Also, eBooks are the magic beans that will lead to the storming of the gates, destruction of the ivory tower, and theft of the publishing industry’s golden goose. They might even slay the dragon, rescue the Princess, and completely redefine the American Dream, too!

Or something like that.

Of course, most commentary on the transition the publishing industry is currently going through tends to fall at the “outright hostile” extreme; sensational nonsense offered up by technophiles selling virtual bridges, or even worse, authors with axes to grind and speaking calendars to fill.  While the effects of “the digital transition” (drink!) on the value of newspapers and magazines has been pretty clear, and the broad acceptance of e-commerce has had an undeniable effect on brick-and-mortar booksellers (long may they live!), I firmly believe that the changes occurring in book publishing are much less dramatic than they seem.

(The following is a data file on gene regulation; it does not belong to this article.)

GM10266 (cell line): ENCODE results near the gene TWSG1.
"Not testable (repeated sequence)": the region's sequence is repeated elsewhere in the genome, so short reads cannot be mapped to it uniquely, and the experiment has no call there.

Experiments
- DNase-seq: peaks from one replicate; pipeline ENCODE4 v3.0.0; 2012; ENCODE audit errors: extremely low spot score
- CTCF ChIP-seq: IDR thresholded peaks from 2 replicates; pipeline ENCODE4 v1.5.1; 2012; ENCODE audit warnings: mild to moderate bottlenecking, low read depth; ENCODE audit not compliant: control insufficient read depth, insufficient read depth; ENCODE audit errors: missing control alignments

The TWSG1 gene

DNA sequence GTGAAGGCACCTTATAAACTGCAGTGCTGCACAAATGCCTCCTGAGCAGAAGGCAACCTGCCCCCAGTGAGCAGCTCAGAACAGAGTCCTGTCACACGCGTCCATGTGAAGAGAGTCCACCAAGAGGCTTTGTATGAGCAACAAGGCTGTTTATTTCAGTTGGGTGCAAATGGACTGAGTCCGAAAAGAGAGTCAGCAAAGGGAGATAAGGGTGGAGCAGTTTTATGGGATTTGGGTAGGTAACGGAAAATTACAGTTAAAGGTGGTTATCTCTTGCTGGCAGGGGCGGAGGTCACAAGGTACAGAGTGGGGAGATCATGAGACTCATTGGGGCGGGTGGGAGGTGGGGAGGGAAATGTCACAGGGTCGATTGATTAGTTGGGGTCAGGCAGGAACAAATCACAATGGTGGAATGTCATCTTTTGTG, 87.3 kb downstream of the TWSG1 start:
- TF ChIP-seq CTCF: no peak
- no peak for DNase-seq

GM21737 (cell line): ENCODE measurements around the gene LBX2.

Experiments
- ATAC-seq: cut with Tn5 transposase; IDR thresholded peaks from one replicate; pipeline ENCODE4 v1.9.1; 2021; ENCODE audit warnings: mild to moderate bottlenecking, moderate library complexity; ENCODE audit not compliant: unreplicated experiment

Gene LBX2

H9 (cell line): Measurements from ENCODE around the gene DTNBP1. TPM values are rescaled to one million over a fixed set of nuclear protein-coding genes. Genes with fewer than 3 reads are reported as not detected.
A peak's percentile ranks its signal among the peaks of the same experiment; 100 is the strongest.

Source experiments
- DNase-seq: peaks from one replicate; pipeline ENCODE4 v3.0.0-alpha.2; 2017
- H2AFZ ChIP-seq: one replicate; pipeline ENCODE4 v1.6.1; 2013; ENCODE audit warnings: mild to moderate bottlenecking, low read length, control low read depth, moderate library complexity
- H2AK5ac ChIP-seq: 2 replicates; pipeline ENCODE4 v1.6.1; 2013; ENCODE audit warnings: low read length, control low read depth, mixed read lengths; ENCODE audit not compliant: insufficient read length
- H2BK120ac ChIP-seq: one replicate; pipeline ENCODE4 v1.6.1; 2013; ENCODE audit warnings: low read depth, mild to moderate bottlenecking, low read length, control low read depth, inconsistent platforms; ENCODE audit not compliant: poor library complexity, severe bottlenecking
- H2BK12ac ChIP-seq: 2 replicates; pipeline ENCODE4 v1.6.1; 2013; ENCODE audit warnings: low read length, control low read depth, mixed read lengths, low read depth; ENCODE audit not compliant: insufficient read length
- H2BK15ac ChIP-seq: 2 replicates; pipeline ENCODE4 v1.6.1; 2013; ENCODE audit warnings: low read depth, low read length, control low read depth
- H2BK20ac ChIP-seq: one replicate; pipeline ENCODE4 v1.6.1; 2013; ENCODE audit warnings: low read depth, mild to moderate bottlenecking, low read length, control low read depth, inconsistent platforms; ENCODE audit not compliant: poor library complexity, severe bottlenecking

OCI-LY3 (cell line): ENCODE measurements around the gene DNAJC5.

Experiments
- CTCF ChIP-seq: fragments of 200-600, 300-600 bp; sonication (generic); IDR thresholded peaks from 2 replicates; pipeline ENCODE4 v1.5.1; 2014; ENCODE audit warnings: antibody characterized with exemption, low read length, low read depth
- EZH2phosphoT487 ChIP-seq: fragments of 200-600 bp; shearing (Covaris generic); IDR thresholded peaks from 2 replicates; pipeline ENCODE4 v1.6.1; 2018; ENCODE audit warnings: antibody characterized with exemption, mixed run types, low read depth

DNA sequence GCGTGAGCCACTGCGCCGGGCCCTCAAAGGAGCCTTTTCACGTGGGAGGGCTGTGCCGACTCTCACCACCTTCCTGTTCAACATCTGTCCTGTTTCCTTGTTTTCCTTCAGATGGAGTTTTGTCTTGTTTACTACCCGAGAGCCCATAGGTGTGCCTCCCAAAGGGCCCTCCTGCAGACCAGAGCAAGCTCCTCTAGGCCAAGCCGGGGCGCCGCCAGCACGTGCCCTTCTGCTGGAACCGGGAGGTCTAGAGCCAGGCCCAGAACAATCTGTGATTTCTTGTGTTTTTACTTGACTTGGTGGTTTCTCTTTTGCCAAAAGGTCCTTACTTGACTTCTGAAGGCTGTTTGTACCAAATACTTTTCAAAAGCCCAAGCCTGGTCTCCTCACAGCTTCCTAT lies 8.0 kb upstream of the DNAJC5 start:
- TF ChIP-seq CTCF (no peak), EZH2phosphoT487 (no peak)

Also, far less traumatic because, contrary to popular belief, the majority of publishing companies aren’t dumb ostriches with their heads in the sands. Many are actively examining their options, understandably reluctant to jump too fast at the latest new shiny lest it turn out to be a mirage.

Remember the Skiff? QUE?

The reality is, once the eBook market shakes out in the next year or two and becomes more efficient, the publishing industry will still be the dominant supplier of books people actually pay for.

Will the players change?  Maybe, maybe not.

Will the business model have to change? (drink!) Sure, for some publishers. Same for agents and authors, too.

Simon & Schuster just announced a pretty clear step in a new direction, but there’s a ton of different working models already in place, especially out there in the vast, diverse world beyond The Big Six. It’s worth noting that Richard Curtis launched eReads back in 1999, long before Andrew Wylie decided to play soft ball with Odyssey Editions, and Diversion Books is Scott Waxman’s second go-round with eBook publishing.

And Theo Gray, author of the The Elements? He’s not your average author; he’s also the co-founder of Wolfram Research, Inc., makers of Mathematica, among other things.